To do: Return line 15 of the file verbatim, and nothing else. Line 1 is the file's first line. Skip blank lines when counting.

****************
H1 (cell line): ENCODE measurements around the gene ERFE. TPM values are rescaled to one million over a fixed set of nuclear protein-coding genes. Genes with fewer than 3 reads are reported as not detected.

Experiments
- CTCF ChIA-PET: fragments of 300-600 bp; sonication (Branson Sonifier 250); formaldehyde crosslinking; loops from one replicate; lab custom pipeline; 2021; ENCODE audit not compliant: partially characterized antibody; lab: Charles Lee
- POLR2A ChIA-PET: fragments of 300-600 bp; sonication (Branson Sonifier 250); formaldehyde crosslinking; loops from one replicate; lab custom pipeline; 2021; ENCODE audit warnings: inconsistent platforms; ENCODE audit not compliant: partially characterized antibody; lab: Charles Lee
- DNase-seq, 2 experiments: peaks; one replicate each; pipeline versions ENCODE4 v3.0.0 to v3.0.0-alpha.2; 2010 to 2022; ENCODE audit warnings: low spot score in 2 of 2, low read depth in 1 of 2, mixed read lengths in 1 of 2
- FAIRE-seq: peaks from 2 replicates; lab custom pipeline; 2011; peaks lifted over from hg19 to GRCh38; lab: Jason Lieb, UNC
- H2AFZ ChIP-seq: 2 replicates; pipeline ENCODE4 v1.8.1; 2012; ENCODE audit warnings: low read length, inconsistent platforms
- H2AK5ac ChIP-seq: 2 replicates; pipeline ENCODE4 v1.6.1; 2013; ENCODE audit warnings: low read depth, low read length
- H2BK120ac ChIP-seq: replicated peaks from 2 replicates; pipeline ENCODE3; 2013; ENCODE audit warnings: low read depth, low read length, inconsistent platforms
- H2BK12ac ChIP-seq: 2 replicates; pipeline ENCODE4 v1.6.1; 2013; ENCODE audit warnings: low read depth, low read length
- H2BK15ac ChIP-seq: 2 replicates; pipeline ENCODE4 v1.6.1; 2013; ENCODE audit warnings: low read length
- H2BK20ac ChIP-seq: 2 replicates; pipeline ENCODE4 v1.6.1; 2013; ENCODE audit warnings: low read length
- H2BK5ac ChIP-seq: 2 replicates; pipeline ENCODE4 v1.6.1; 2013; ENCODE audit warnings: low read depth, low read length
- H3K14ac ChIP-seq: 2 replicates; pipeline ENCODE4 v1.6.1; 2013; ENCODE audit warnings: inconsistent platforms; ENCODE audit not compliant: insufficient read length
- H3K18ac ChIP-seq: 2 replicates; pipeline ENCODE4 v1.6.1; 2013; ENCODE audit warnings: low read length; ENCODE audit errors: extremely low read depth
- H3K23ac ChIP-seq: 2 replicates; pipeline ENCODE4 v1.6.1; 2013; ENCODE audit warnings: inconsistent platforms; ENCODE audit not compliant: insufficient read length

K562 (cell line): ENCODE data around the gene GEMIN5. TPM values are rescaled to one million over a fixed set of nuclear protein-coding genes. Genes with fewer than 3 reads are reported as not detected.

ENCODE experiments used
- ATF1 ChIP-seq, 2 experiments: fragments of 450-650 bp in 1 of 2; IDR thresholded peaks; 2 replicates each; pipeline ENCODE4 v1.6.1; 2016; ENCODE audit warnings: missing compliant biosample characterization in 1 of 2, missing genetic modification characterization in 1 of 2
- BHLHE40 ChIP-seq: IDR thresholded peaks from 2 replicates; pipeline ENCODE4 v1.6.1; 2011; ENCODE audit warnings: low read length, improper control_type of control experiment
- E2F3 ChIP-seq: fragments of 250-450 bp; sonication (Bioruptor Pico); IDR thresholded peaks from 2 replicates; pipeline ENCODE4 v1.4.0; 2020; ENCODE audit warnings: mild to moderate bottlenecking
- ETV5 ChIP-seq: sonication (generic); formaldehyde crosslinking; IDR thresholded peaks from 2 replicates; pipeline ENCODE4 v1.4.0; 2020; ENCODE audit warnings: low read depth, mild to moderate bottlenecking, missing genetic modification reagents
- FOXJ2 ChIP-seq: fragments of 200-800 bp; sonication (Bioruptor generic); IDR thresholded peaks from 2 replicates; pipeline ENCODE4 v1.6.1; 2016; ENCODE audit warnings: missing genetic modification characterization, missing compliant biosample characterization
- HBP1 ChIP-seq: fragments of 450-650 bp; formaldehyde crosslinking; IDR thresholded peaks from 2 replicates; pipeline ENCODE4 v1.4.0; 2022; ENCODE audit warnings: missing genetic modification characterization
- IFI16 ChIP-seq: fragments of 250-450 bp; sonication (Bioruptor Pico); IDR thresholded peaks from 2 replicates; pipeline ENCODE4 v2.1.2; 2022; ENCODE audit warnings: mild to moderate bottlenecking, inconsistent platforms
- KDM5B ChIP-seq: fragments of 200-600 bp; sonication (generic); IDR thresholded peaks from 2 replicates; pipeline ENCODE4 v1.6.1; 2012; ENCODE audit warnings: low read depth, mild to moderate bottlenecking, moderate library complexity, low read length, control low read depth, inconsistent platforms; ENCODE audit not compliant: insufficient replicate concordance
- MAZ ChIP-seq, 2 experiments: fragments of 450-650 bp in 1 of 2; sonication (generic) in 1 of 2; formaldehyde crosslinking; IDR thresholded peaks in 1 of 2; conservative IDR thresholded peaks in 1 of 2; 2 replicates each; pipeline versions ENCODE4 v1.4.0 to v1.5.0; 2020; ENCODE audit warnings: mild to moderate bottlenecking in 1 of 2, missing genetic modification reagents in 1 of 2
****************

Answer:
- H3K18ac ChIP-seq: 2 replicates; pipeline ENCODE4 v1.6.1; 2013; ENCODE audit warnings: low read length; ENCODE audit errors: extremely low read depth